When the Wichita Falls and Northwestern Railroads, a branch of the M. K. & T., built into Beaver County in Oklahoma, they stopped at Forgan and established a town site there. This left Beaver, the county seat, seven miles away without a railroad. Some of the citizens procured a charter for the B. M. & E. and undertook to build a railroad from Beaver to Forgan, but they soon ran out of funds. As they had heard of the Kiowa, Hardtner and Pacific Railroad, which Mr. Blackstock myself, and our associates had built, they came to Mr. Blackstock and me for assistance. When we were first asked to extend the proposed road, we refused but they were so insistent that we finally agreed to go to Beaver and investigate the matter. Therefore, in the spring of 1915, I started to Beaver, accompanied by J. H. Morgan from Alva, Oklahoma. After a thorough investigation on the ground, I decided that we could advance them necessary funds to complete their seven miles from Beaver to Forgan, the road when completed to be turned over to Mr. Blackstock and me for operation. The road was completed and turned over to us in the late summer of 1916 and we operated it as a unit until 1923. In the meantime, after making several surveys west of Forgan, I saw the possibilities of developing the Oklahoma Panhandle through railroad facilities, and decided to make application for a charter for a railroad from Forgan to Des Moines, New Mexico, our objective being the coal fields near Des Moines. This road split the Panhandle wide open. In 1923 we received our charter and started construction west from Forgan, connecting with the end of the main line of the M. K. & T. At this time, large delegations came from Liberal, Kansas and Hooker, Oklahoma begging for an opportunity to furnish all right-of-way and station grounds if we would come through their respective towns. We decided in favor of Hooker, Oklahoma, as they agreed to give right-of-way not only to Hooker, but ten miles beyond. When we commenced the construction of the Beaver, Mead and Englewood Railroad, west from Forgan in 1923, no other railroads were building in this country and none contemplated building. The M. K. & T. had been satisfied to stay in Forgan for years and the Santa Fe had stopped at Elkhart with no indication that it would build farther. For years the B. M. & E. was the only railroad building a mile of tract in the state of Oklahoma. When we reached Hooker the Rock Island sat up and took notice, as we extended ours farther west, the Santa Fe became interested.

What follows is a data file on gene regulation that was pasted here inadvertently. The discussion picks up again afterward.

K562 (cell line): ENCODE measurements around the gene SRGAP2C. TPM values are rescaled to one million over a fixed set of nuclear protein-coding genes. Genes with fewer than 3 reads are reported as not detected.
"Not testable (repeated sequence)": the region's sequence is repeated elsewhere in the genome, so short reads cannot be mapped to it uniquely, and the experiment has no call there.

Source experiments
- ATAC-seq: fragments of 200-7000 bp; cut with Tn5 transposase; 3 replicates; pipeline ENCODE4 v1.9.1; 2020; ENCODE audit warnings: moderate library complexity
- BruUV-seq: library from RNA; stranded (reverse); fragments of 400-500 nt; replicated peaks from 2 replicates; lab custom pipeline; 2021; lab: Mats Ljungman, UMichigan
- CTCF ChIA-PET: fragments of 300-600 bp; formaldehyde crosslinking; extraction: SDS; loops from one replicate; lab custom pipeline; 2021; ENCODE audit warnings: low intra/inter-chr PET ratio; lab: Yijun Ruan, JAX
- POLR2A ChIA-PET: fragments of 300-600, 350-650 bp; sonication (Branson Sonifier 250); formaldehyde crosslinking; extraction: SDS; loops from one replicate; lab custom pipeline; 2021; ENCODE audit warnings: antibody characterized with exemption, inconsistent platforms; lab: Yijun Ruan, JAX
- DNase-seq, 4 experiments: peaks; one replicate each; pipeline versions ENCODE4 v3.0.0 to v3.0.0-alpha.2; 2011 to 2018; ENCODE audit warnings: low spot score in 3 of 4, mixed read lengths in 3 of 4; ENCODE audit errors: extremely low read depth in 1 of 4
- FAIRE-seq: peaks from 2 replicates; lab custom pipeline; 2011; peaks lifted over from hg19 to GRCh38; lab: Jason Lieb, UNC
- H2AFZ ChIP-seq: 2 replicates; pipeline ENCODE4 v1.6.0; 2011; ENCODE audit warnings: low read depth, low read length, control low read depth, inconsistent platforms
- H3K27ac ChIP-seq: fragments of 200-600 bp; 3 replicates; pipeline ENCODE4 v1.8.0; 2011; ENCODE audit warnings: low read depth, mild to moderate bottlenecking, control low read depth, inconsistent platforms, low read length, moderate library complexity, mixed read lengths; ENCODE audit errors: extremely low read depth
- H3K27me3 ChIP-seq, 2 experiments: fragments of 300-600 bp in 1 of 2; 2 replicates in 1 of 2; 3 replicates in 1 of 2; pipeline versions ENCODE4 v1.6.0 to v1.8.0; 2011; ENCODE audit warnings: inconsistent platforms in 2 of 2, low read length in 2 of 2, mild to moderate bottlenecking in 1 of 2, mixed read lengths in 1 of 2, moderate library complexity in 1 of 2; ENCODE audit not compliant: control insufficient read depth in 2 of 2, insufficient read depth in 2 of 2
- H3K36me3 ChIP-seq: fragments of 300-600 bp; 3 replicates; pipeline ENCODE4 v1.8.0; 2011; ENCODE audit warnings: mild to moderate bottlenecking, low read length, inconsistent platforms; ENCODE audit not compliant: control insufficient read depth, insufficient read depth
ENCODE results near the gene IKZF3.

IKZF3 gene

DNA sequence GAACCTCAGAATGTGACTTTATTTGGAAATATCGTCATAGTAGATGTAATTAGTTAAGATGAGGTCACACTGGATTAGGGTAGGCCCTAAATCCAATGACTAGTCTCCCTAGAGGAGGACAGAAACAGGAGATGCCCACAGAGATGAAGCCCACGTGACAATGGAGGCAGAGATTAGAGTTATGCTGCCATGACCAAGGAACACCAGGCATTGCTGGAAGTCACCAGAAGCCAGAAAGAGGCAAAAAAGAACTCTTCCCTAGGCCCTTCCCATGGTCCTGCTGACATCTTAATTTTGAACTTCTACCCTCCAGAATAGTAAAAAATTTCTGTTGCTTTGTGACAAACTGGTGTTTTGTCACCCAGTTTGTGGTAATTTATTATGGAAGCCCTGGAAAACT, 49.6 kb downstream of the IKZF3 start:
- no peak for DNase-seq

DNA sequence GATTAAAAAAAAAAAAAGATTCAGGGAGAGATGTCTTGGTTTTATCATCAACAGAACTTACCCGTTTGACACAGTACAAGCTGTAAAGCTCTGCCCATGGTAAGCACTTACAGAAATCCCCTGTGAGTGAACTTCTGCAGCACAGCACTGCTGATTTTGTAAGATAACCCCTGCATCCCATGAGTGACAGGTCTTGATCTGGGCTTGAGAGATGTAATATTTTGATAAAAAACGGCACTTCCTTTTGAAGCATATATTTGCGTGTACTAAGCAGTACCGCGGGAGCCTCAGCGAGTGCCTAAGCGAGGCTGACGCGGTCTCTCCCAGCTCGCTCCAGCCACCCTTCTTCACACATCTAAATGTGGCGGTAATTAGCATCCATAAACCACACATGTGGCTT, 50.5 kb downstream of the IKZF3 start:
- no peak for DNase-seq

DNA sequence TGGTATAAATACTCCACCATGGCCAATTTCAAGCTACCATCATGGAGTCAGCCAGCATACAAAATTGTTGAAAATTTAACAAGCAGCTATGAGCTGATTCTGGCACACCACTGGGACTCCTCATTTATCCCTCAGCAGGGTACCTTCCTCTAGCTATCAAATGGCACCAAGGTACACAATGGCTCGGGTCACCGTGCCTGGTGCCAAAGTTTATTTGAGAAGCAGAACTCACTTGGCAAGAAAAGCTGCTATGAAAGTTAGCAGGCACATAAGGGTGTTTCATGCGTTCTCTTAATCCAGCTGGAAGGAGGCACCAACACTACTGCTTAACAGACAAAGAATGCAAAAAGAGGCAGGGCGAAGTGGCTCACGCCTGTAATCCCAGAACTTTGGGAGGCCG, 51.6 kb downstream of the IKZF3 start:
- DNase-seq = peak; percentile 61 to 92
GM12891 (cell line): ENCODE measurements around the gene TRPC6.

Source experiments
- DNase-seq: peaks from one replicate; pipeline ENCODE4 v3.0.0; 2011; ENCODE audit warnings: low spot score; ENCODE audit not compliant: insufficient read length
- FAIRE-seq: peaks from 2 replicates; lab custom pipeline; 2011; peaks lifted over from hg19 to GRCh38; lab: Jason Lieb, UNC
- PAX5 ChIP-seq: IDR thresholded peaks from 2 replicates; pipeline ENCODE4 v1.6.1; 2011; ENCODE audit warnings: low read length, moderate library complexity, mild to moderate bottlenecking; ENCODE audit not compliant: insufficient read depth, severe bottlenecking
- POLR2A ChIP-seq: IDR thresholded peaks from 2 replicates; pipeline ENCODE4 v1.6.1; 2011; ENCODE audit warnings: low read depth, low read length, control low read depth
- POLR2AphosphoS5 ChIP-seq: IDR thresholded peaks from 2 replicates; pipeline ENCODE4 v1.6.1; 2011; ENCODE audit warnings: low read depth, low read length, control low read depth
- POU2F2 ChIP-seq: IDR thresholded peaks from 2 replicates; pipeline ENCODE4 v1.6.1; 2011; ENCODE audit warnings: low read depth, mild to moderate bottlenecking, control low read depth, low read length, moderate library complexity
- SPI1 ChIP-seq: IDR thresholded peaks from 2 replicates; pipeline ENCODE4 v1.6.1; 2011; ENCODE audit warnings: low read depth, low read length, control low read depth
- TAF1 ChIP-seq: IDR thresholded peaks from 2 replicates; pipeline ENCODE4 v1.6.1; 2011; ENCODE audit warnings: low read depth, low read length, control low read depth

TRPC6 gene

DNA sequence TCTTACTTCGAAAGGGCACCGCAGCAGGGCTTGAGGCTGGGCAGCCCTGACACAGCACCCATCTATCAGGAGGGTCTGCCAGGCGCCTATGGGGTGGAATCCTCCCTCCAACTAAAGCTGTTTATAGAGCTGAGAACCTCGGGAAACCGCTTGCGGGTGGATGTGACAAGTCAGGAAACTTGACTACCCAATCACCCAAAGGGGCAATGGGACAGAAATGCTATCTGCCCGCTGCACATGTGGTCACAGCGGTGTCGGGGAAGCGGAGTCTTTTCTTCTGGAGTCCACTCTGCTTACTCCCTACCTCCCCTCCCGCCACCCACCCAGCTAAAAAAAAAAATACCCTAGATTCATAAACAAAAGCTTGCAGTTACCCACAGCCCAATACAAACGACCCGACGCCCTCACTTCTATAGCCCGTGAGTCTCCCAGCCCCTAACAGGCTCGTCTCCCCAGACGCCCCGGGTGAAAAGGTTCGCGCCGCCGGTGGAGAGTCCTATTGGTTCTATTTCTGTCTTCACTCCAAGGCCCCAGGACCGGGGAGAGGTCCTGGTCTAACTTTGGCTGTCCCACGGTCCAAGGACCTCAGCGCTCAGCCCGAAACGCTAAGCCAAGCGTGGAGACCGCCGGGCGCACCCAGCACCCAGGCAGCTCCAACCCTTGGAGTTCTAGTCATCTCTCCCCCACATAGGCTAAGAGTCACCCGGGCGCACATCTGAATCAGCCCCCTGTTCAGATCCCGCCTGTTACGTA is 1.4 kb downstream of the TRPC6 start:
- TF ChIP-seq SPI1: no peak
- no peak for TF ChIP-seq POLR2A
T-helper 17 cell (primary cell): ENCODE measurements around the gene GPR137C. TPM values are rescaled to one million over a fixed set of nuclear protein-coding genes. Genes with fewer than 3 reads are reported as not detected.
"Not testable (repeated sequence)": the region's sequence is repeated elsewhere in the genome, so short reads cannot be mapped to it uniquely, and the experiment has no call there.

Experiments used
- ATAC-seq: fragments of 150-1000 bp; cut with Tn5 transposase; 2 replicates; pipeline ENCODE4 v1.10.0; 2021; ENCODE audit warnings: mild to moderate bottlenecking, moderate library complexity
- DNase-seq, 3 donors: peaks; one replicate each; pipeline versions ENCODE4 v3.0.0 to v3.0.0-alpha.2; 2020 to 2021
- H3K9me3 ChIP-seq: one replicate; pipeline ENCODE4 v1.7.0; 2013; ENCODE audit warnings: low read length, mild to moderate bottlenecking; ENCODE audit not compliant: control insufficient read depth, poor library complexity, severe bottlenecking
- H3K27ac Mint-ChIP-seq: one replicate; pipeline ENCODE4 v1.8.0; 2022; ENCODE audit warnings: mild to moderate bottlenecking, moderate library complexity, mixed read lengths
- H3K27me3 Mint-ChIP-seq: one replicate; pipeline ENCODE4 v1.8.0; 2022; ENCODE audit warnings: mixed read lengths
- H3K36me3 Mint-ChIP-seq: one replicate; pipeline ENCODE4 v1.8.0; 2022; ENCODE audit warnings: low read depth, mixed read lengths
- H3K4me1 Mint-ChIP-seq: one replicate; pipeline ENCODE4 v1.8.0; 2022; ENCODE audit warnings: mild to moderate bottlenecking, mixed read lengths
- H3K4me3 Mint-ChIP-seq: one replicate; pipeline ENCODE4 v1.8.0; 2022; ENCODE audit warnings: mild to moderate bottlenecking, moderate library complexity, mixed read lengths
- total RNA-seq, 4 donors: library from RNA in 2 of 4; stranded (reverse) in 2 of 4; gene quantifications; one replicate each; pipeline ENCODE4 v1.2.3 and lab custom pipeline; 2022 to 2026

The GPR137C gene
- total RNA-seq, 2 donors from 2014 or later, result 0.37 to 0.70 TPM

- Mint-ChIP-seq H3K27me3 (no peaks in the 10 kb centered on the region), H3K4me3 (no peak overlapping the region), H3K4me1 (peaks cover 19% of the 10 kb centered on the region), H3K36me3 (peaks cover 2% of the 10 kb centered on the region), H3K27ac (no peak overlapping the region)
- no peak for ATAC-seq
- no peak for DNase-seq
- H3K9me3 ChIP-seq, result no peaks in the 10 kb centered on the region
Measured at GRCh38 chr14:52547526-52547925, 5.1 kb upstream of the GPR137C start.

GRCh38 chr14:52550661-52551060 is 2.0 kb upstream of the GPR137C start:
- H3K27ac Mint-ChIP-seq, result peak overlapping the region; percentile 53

In 1929, we sold sixty-five miles of track to the Chicago Rock Island, subject to the approval of the ICC. The M. K. & T. claimed it was their territory and carried their claim to Oklahoma City in July of 1930. The ICC reserved its decision until a later date. In November of 1930, the ICC disapproved the sale of the B. M. & T. to the Rock Island and gave the M. K. & T. permission to purchase the road. In the meantime the road had been extended another twenty miles to Eva, Oklahoma. In the spring of 1931 we started the final stretch of our railroad building, the last twenty miles from Eva to Keyes, the latter town being on the Dodge City belt line to the Santa Fe. We were under contract to deliver the B. M. & E. from Beaver to Keys to the M. K. & T. upon completion. On July 1, 1931 we turned the B. M. & E. over to the M. K. & T. the road they had once refused to buy, saying that it would never earn sufficient revenue to buy grease for the engine. I still maintain my interest in the K. H. & P. and it is still leased to the Missouri Pacific Railroad Company. I am also continuing my feeding operations with cattle.

It is assumed this was told by Uncle Jake, to someone who wrote it up,as the date at the end is 1934. Uncle Jake died November 29, 1937 in his home in Hardtner, at the age of 91.